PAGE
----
Richard, a wealthy businessman, and Jen, his young, candy arm mistress, helicopter in onto Richard’s desert retreat house. While his wife and children are at home, Richard plans to spend his time away relishing a pleasurable weekend that involves relaxing by the outdoor firepit, swimming in the infinity pool, being sultry with Jen, and do a bit of hunting along the mountains, canyons, and riverbeds. When Richard’s associates, Stan and Dimitri, arrive a day early, a party filled night rapidly ensues, but events turn sour when Jen is brutally attacked the next day and Richard plans to snuff out the scandal before it unravels to ruin him. Unwilling to cooperate with a coverup, Jen is nearly murdered by her three attackers only to arise like the rebirth of the Phoenix, igniting a vengeful fire inside her as she uses everything she has at her disposal to finish what they started.

In a day and age when the slightest bit of a woman’s attention can explode into a vile reaction of testosterone warped misguidance and it’s the woman who is shamed as the accosted criminal being barked at aggressively by the unequivocal fearful and condemning voices of the male species, it’s movies like Coralie Fargeat’s action-packed “Revenge” that symbolizes woman’s resiliencies against men’s efforts in a show of violent force that’s “First Blood” without John Rambo, but rather with a scorned princess for retributive capital justice. “Revenge” is the French filmmaker’s first full-length penned and directed feature film that’s one gritty and bloody grindhouse vindictive sonovabitch, a pure punch to the throat, and a direct message to misogyny everywhere. Filmed in the Morocco desert during Winter, the small cast is swallowed by the vastly arid landscape of transfixing cruelty, a synonymous parallel to the feat the heroine Jen is drawn to task. It’s also a feat that Fargeat managed to salvage to finally release a rape-revenge thriller backed by a conglomerate of production firms and financiers to stand with a film from a first time director whose treatment offers up maltreatment of women, such as the rape, along with the savagery, the concept of revenge, and ridiculous amounts of blood. M.E.S. Productions, Monkey Pack Films, Charades, Logical Pictures, Nextas Factory and Umedia are just to name a few of the production companies to be supporting capital.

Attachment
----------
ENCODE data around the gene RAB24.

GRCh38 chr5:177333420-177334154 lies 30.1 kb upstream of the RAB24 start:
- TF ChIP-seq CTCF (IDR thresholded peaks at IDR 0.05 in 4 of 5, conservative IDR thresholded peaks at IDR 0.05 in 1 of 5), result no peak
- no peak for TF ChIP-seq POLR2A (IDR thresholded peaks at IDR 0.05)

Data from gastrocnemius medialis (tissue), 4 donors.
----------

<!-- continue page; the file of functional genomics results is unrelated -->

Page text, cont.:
With a role embodying the symbolic brutalization of physical and mental rape, a role of complete loneliness in a fatal skirmish against their attackers, and in a role forsaken in the face of death only to be reborn from the ashes of their former self, Matilda Lutz’s fully charged capacity to tackle such a demanding performance is beyond praiseworthy, scrapping the timid traits from Jen’s ravaged glossy persona and replacing with a rigid exterior ready and willing to combat to the death. The Italian born Lutz has to go through a metamorphosis and refashion Jen to be able to differentiate from her more bubbly first half self as the easy kill or the disposable male plaything. In a twisted turn of events, Jen’s mortal adversaries have every advantage to douse out Jen’s existence: gear, guns, vehicles, clothes, water, fuel, numbers, etc. Yet, despite all the advantages, the desert, much like Jen, is unforgiving as it is bare. Richard (Kevin Janssens), Stan (Vincent Colombe), and Guillaume Bouchede (Dimitri) exude the utmost confidence their grip around Jen’s throat. Janssens’ fortifies as the rigorous cutthroat, a misogynistic philanderer, determined to save his own skin no matter the cost while Colombe’s Stan is a retracting coward with regretful impulses. Colombe’s brings the comedy to a grimly tale and positions Stan to be the teetering villain tarnished by his guilt of nearly killing Jen, but never apologizes to being the catalytic rapist that initiates the whole debacle. Bouchede supplements with his divestment to charm as the overweight, do-nothing witness to save Jen from Stan’s seizing urges. As Dimitri, Bouchede stalls his typical niceties to be the silent violator who can open up the flood gates of aggression when transgression warrants it.